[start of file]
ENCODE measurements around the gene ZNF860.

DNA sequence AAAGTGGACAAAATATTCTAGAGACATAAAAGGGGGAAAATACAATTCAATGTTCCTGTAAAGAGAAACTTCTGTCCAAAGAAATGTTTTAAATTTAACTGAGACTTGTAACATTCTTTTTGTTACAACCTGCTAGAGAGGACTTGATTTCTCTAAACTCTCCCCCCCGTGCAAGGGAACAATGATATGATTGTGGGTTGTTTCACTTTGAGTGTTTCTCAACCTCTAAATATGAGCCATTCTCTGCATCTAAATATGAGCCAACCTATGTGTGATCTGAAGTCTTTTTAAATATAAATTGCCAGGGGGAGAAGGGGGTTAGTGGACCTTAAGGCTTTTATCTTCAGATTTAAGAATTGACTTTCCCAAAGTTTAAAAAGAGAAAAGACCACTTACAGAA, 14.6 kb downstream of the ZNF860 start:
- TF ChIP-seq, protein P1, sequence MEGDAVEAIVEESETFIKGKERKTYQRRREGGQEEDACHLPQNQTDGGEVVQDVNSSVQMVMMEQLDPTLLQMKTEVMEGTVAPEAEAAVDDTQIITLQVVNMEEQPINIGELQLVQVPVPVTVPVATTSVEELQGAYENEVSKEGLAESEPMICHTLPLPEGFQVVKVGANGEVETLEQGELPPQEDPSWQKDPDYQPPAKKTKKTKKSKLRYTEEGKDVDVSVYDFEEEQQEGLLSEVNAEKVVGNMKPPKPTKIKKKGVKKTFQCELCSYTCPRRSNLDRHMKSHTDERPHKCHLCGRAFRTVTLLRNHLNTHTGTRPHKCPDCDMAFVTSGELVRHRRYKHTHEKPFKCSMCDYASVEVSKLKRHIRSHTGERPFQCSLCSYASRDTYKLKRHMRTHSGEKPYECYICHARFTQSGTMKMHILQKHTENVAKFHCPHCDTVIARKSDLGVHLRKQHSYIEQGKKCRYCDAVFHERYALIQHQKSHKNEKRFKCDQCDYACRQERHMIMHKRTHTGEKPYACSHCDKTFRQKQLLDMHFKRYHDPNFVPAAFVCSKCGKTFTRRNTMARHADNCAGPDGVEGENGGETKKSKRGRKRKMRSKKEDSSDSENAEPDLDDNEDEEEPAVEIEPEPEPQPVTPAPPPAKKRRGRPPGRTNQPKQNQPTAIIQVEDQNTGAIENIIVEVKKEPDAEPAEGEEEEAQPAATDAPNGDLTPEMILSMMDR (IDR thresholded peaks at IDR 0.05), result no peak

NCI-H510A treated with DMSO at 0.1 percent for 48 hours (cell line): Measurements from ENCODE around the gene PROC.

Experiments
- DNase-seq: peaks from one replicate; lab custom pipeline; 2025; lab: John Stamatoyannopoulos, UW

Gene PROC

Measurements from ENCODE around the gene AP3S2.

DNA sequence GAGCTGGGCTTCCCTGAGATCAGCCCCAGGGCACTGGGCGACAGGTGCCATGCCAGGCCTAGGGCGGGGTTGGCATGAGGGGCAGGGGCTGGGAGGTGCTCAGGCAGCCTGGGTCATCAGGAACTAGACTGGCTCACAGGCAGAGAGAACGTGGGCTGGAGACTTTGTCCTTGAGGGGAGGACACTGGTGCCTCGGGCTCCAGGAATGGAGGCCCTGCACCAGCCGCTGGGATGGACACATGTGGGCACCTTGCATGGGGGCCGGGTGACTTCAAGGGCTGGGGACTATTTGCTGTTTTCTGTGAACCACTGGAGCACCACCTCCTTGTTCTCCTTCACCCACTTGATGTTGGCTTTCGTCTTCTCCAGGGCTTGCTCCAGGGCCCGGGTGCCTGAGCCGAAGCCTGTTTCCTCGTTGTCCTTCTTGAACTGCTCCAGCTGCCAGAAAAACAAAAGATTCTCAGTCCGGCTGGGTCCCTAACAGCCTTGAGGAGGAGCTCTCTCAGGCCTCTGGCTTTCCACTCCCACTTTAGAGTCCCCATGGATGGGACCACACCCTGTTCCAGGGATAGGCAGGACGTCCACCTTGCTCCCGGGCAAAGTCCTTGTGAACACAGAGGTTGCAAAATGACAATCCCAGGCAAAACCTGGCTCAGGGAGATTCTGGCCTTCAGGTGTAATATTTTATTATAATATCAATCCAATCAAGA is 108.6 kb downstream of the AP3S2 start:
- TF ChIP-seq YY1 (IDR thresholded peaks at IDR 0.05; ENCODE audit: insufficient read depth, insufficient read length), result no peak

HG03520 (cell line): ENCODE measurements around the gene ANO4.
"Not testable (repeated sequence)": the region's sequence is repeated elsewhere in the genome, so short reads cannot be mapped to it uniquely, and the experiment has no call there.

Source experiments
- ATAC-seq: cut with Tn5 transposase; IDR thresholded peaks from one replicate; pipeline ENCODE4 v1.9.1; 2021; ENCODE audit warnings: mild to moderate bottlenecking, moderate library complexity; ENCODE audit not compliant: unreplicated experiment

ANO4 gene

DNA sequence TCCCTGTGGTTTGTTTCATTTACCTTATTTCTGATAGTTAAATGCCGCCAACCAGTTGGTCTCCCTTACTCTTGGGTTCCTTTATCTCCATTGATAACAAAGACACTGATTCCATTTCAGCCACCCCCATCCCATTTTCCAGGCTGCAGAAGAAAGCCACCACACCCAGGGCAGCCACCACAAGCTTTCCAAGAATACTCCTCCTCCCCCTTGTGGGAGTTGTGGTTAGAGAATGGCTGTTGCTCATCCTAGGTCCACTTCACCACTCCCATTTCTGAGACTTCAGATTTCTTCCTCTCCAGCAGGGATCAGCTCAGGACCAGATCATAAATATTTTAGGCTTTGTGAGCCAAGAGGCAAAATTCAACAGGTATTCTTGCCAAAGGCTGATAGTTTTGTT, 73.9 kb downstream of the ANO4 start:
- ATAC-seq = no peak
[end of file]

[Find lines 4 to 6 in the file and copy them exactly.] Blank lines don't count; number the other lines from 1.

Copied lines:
NCI-H510A treated with DMSO at 0.1 percent for 48 hours (cell line): Measurements from ENCODE around the gene PROC.

Experiments
- DNase-seq: peaks from one replicate; lab custom pipeline; 2025; lab: John Stamatoyannopoulos, UW